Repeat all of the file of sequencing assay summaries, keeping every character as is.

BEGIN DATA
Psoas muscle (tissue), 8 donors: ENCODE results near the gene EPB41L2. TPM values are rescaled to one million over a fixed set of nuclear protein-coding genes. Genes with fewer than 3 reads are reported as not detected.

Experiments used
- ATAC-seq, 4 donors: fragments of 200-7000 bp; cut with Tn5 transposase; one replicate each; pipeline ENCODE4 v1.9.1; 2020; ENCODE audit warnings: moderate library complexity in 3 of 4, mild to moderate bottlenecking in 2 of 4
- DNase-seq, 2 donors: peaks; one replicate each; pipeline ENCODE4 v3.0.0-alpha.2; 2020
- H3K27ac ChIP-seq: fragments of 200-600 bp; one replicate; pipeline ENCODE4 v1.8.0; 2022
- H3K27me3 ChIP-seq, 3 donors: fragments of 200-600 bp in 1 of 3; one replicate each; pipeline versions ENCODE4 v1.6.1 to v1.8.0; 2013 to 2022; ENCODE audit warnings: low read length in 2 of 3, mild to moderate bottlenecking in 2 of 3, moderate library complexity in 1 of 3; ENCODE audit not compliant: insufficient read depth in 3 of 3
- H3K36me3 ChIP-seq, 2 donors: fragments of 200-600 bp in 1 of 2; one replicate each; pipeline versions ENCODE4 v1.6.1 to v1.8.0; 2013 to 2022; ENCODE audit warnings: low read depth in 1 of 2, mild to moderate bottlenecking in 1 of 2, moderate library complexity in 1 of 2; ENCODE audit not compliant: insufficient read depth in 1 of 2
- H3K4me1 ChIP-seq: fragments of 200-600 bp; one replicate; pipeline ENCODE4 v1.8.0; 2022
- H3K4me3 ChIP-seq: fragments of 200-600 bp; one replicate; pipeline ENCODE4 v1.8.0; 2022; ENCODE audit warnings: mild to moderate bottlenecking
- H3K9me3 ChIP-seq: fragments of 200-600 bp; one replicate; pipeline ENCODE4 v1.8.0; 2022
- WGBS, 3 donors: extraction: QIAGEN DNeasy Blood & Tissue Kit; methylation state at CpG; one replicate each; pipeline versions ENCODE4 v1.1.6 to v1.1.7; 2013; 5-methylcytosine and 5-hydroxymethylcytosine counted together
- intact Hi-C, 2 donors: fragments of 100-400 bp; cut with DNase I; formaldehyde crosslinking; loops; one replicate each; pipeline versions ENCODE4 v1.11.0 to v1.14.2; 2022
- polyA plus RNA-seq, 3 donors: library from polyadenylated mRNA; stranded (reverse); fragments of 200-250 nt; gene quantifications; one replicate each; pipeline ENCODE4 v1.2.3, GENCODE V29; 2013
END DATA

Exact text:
Psoas muscle (tissue), 8 donors: ENCODE results near the gene EPB41L2. TPM values are rescaled to one million over a fixed set of nuclear protein-coding genes. Genes with fewer than 3 reads are reported as not detected.

Experiments used
- ATAC-seq, 4 donors: fragments of 200-7000 bp; cut with Tn5 transposase; one replicate each; pipeline ENCODE4 v1.9.1; 2020; ENCODE audit warnings: moderate library complexity in 3 of 4, mild to moderate bottlenecking in 2 of 4
- DNase-seq, 2 donors: peaks; one replicate each; pipeline ENCODE4 v3.0.0-alpha.2; 2020
- H3K27ac ChIP-seq: fragments of 200-600 bp; one replicate; pipeline ENCODE4 v1.8.0; 2022
- H3K27me3 ChIP-seq, 3 donors: fragments of 200-600 bp in 1 of 3; one replicate each; pipeline versions ENCODE4 v1.6.1 to v1.8.0; 2013 to 2022; ENCODE audit warnings: low read length in 2 of 3, mild to moderate bottlenecking in 2 of 3, moderate library complexity in 1 of 3; ENCODE audit not compliant: insufficient read depth in 3 of 3
- H3K36me3 ChIP-seq, 2 donors: fragments of 200-600 bp in 1 of 2; one replicate each; pipeline versions ENCODE4 v1.6.1 to v1.8.0; 2013 to 2022; ENCODE audit warnings: low read depth in 1 of 2, mild to moderate bottlenecking in 1 of 2, moderate library complexity in 1 of 2; ENCODE audit not compliant: insufficient read depth in 1 of 2
- H3K4me1 ChIP-seq: fragments of 200-600 bp; one replicate; pipeline ENCODE4 v1.8.0; 2022
- H3K4me3 ChIP-seq: fragments of 200-600 bp; one replicate; pipeline ENCODE4 v1.8.0; 2022; ENCODE audit warnings: mild to moderate bottlenecking
- H3K9me3 ChIP-seq: fragments of 200-600 bp; one replicate; pipeline ENCODE4 v1.8.0; 2022
- WGBS, 3 donors: extraction: QIAGEN DNeasy Blood & Tissue Kit; methylation state at CpG; one replicate each; pipeline versions ENCODE4 v1.1.6 to v1.1.7; 2013; 5-methylcytosine and 5-hydroxymethylcytosine counted together
- intact Hi-C, 2 donors: fragments of 100-400 bp; cut with DNase I; formaldehyde crosslinking; loops; one replicate each; pipeline versions ENCODE4 v1.11.0 to v1.14.2; 2022
- polyA plus RNA-seq, 3 donors: library from polyadenylated mRNA; stranded (reverse); fragments of 200-250 nt; gene quantifications; one replicate each; pipeline ENCODE4 v1.2.3, GENCODE V29; 2013